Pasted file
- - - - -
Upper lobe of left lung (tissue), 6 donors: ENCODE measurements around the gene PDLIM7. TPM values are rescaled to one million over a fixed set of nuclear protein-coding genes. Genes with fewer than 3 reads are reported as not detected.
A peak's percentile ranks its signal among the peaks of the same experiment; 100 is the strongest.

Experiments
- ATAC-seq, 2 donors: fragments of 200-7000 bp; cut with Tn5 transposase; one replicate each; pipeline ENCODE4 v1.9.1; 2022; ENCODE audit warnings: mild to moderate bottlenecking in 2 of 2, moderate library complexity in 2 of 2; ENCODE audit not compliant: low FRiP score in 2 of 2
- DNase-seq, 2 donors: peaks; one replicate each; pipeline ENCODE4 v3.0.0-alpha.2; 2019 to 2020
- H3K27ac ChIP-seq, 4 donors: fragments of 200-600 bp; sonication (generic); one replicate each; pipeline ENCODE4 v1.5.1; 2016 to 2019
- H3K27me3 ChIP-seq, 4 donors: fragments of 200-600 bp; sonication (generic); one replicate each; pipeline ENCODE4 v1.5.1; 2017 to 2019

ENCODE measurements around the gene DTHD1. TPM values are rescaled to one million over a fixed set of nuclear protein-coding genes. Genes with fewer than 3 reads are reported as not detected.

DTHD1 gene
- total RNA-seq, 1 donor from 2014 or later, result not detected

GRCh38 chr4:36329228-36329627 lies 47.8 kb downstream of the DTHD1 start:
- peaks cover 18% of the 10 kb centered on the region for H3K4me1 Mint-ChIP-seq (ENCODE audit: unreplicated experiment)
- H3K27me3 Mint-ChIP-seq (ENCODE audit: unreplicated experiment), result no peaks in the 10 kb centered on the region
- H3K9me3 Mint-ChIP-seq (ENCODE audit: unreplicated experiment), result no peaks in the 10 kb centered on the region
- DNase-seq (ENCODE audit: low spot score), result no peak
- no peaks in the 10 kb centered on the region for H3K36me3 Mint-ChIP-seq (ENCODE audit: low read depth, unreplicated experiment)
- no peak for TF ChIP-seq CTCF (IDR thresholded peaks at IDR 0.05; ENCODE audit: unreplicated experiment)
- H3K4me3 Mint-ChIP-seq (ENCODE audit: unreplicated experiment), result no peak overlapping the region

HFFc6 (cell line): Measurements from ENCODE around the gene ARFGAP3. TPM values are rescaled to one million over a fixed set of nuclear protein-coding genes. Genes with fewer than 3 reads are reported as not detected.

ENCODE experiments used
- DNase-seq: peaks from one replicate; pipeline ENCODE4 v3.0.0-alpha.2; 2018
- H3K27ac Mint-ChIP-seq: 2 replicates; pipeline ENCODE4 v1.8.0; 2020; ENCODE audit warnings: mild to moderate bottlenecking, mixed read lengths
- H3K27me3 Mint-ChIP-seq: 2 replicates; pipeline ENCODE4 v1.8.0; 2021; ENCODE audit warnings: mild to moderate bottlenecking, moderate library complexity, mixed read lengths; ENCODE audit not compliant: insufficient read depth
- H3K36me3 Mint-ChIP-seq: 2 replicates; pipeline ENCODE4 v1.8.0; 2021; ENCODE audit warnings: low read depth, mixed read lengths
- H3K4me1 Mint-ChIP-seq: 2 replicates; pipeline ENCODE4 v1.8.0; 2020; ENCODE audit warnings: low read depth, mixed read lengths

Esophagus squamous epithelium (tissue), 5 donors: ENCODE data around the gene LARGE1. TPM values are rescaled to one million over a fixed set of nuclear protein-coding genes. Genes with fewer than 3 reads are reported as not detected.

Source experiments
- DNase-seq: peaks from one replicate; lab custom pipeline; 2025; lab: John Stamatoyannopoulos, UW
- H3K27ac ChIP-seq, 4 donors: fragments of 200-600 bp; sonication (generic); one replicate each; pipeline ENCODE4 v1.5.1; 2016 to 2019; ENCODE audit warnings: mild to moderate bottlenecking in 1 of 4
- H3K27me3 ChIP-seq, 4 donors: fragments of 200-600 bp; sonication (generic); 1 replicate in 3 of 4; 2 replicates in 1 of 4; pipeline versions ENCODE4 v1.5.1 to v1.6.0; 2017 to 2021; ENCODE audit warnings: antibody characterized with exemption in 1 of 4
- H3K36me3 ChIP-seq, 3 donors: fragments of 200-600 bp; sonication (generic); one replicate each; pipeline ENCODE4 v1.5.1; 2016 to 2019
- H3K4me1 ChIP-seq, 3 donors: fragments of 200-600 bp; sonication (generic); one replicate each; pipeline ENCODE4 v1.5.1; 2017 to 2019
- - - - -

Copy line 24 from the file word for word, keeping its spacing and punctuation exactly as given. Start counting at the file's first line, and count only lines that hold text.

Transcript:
- H3K36me3 Mint-ChIP-seq: 2 replicates; pipeline ENCODE4 v1.8.0; 2021; ENCODE audit warnings: low read depth, mixed read lengths